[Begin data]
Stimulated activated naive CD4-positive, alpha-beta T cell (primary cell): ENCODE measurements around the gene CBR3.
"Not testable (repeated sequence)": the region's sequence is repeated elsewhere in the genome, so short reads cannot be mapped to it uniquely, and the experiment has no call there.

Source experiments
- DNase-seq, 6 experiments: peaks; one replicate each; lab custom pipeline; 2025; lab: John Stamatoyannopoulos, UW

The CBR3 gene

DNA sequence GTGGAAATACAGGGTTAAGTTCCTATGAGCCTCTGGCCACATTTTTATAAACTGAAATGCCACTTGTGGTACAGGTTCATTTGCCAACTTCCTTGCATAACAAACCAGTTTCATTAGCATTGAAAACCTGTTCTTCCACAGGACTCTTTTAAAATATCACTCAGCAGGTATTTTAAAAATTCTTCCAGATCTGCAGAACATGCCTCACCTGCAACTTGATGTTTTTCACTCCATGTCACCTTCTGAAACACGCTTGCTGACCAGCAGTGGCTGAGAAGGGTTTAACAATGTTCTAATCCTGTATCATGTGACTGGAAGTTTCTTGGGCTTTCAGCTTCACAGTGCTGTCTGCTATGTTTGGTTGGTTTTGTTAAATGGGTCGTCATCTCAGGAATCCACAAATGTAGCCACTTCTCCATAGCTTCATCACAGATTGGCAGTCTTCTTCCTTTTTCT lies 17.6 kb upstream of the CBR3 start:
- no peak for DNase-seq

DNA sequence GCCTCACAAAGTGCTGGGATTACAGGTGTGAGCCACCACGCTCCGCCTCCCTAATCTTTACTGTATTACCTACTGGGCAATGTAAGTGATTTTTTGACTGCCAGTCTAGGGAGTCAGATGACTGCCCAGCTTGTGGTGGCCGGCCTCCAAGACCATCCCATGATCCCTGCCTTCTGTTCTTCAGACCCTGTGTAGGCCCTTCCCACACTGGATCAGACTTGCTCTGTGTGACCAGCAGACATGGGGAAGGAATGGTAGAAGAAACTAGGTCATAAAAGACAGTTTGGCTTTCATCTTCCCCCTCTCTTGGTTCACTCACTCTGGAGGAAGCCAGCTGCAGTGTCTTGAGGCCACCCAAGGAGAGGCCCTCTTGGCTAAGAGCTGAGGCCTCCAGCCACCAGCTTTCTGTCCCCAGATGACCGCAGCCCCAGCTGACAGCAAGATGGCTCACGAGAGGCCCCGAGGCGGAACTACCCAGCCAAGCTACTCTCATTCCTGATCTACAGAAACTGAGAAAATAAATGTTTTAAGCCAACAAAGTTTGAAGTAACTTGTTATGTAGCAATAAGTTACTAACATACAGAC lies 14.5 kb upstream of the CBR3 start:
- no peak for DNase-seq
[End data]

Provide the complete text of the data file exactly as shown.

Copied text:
Stimulated activated naive CD4-positive, alpha-beta T cell (primary cell): ENCODE measurements around the gene CBR3.
"Not testable (repeated sequence)": the region's sequence is repeated elsewhere in the genome, so short reads cannot be mapped to it uniquely, and the experiment has no call there.

Source experiments
- DNase-seq, 6 experiments: peaks; one replicate each; lab custom pipeline; 2025; lab: John Stamatoyannopoulos, UW

The CBR3 gene

DNA sequence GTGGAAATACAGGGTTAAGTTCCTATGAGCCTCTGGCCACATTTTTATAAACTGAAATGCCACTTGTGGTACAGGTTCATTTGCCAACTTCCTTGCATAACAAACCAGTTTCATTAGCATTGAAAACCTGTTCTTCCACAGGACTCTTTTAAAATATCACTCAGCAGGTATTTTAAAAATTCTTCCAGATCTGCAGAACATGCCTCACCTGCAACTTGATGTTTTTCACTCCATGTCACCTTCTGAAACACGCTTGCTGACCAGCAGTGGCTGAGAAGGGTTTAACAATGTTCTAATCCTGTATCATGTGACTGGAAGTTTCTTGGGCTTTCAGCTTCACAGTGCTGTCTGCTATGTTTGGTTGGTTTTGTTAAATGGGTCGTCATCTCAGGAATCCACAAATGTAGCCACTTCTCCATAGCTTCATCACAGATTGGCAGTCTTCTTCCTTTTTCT lies 17.6 kb upstream of the CBR3 start:
- no peak for DNase-seq

DNA sequence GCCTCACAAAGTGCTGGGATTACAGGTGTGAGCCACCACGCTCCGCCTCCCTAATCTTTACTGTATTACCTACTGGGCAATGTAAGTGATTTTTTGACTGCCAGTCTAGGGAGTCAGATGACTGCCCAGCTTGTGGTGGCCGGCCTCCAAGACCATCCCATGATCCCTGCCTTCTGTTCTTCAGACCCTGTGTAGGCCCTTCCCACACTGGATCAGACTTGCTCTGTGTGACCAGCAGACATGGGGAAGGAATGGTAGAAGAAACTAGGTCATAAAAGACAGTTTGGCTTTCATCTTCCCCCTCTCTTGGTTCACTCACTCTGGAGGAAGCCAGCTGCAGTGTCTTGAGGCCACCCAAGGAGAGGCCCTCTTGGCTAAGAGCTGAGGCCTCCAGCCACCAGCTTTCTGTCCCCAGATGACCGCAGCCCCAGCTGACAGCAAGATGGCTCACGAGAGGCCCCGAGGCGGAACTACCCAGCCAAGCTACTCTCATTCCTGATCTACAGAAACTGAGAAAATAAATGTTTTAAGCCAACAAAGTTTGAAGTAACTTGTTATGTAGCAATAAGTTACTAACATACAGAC lies 14.5 kb upstream of the CBR3 start:
- no peak for DNase-seq